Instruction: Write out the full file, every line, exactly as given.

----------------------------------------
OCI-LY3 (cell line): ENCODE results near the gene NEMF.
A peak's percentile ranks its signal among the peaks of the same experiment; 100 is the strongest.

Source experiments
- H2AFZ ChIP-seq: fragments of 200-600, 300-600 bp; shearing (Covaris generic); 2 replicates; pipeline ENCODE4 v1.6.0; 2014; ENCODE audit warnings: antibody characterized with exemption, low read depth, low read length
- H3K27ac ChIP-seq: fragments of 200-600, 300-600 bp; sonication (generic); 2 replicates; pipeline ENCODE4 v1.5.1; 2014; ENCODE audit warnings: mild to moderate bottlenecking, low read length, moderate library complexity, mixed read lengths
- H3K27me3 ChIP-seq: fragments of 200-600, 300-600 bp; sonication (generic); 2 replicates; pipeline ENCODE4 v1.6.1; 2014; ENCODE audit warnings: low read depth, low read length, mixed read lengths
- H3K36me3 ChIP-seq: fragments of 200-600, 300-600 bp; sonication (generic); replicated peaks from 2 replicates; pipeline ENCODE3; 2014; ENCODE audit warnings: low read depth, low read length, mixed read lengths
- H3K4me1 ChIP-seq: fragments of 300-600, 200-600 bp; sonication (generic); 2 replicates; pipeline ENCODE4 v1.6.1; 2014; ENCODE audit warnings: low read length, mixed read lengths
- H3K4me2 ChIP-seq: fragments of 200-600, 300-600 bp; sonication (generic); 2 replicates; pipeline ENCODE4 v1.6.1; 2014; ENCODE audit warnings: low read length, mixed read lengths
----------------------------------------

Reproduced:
OCI-LY3 (cell line): ENCODE results near the gene NEMF.
A peak's percentile ranks its signal among the peaks of the same experiment; 100 is the strongest.

Source experiments
- H2AFZ ChIP-seq: fragments of 200-600, 300-600 bp; shearing (Covaris generic); 2 replicates; pipeline ENCODE4 v1.6.0; 2014; ENCODE audit warnings: antibody characterized with exemption, low read depth, low read length
- H3K27ac ChIP-seq: fragments of 200-600, 300-600 bp; sonication (generic); 2 replicates; pipeline ENCODE4 v1.5.1; 2014; ENCODE audit warnings: mild to moderate bottlenecking, low read length, moderate library complexity, mixed read lengths
- H3K27me3 ChIP-seq: fragments of 200-600, 300-600 bp; sonication (generic); 2 replicates; pipeline ENCODE4 v1.6.1; 2014; ENCODE audit warnings: low read depth, low read length, mixed read lengths
- H3K36me3 ChIP-seq: fragments of 200-600, 300-600 bp; sonication (generic); replicated peaks from 2 replicates; pipeline ENCODE3; 2014; ENCODE audit warnings: low read depth, low read length, mixed read lengths
- H3K4me1 ChIP-seq: fragments of 300-600, 200-600 bp; sonication (generic); 2 replicates; pipeline ENCODE4 v1.6.1; 2014; ENCODE audit warnings: low read length, mixed read lengths
- H3K4me2 ChIP-seq: fragments of 200-600, 300-600 bp; sonication (generic); 2 replicates; pipeline ENCODE4 v1.6.1; 2014; ENCODE audit warnings: low read length, mixed read lengths